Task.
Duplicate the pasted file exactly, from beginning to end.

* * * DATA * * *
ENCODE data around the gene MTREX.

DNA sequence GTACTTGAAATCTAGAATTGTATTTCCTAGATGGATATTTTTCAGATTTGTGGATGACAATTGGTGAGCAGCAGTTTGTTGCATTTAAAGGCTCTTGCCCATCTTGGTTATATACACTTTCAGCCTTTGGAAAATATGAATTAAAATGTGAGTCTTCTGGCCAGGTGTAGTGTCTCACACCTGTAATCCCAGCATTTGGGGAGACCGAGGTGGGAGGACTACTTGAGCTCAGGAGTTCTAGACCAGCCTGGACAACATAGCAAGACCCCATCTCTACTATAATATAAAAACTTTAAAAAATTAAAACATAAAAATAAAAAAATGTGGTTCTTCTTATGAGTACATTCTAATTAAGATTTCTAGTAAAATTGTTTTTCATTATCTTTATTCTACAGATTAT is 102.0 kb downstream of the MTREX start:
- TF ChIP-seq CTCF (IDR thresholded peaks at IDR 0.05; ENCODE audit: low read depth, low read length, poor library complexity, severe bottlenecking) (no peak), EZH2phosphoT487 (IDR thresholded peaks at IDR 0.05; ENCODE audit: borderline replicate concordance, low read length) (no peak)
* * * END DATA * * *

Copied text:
ENCODE data around the gene MTREX.

DNA sequence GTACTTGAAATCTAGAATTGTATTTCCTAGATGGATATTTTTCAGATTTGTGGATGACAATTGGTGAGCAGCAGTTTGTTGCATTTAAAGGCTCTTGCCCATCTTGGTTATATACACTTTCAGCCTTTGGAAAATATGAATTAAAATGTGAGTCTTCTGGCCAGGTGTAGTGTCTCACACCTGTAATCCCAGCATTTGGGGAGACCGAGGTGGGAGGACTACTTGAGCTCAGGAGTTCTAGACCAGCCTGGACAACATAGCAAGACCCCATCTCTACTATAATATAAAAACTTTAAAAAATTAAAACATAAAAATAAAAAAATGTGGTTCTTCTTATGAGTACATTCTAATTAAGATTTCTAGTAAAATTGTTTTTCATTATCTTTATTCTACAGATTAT is 102.0 kb downstream of the MTREX start:
- TF ChIP-seq CTCF (IDR thresholded peaks at IDR 0.05; ENCODE audit: low read depth, low read length, poor library complexity, severe bottlenecking) (no peak), EZH2phosphoT487 (IDR thresholded peaks at IDR 0.05; ENCODE audit: borderline replicate concordance, low read length) (no peak)